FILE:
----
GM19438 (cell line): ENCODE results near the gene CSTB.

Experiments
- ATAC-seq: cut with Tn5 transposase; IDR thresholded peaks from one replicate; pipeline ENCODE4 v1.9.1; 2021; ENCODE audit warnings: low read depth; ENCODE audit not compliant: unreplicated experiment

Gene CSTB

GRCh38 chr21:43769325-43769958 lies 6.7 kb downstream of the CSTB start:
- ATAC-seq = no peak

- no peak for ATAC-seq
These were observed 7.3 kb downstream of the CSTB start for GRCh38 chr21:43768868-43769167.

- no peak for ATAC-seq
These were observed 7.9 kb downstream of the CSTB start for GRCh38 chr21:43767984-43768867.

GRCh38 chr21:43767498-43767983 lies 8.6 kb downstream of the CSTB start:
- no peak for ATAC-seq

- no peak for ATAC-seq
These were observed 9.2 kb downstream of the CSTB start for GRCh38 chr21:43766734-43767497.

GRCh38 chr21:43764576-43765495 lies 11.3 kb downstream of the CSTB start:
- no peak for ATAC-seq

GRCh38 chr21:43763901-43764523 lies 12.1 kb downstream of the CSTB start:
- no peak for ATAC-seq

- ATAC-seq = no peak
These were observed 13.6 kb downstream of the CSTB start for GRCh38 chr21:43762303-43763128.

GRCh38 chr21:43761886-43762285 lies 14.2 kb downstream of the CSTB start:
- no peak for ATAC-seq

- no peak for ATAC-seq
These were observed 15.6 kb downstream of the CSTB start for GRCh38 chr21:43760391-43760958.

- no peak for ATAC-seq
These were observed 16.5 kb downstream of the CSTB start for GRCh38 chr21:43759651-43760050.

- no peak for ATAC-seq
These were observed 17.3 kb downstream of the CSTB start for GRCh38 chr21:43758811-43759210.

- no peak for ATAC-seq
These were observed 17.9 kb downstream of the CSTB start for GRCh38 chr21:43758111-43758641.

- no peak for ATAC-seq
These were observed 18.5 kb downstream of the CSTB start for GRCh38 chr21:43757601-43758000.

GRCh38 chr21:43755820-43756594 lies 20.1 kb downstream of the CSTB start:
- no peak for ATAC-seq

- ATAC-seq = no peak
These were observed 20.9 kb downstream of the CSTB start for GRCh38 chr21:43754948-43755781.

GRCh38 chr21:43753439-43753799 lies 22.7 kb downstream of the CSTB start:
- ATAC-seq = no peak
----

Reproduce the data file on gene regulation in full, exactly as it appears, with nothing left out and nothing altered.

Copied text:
GM19438 (cell line): ENCODE results near the gene CSTB.

Experiments
- ATAC-seq: cut with Tn5 transposase; IDR thresholded peaks from one replicate; pipeline ENCODE4 v1.9.1; 2021; ENCODE audit warnings: low read depth; ENCODE audit not compliant: unreplicated experiment

Gene CSTB

GRCh38 chr21:43769325-43769958 lies 6.7 kb downstream of the CSTB start:
- ATAC-seq = no peak

- no peak for ATAC-seq
These were observed 7.3 kb downstream of the CSTB start for GRCh38 chr21:43768868-43769167.

- no peak for ATAC-seq
These were observed 7.9 kb downstream of the CSTB start for GRCh38 chr21:43767984-43768867.

GRCh38 chr21:43767498-43767983 lies 8.6 kb downstream of the CSTB start:
- no peak for ATAC-seq

- no peak for ATAC-seq
These were observed 9.2 kb downstream of the CSTB start for GRCh38 chr21:43766734-43767497.

GRCh38 chr21:43764576-43765495 lies 11.3 kb downstream of the CSTB start:
- no peak for ATAC-seq

GRCh38 chr21:43763901-43764523 lies 12.1 kb downstream of the CSTB start:
- no peak for ATAC-seq

- ATAC-seq = no peak
These were observed 13.6 kb downstream of the CSTB start for GRCh38 chr21:43762303-43763128.

GRCh38 chr21:43761886-43762285 lies 14.2 kb downstream of the CSTB start:
- no peak for ATAC-seq

- no peak for ATAC-seq
These were observed 15.6 kb downstream of the CSTB start for GRCh38 chr21:43760391-43760958.

- no peak for ATAC-seq
These were observed 16.5 kb downstream of the CSTB start for GRCh38 chr21:43759651-43760050.

- no peak for ATAC-seq
These were observed 17.3 kb downstream of the CSTB start for GRCh38 chr21:43758811-43759210.

- no peak for ATAC-seq
These were observed 17.9 kb downstream of the CSTB start for GRCh38 chr21:43758111-43758641.

- no peak for ATAC-seq
These were observed 18.5 kb downstream of the CSTB start for GRCh38 chr21:43757601-43758000.

GRCh38 chr21:43755820-43756594 lies 20.1 kb downstream of the CSTB start:
- no peak for ATAC-seq

- ATAC-seq = no peak
These were observed 20.9 kb downstream of the CSTB start for GRCh38 chr21:43754948-43755781.

GRCh38 chr21:43753439-43753799 lies 22.7 kb downstream of the CSTB start:
- ATAC-seq = no peak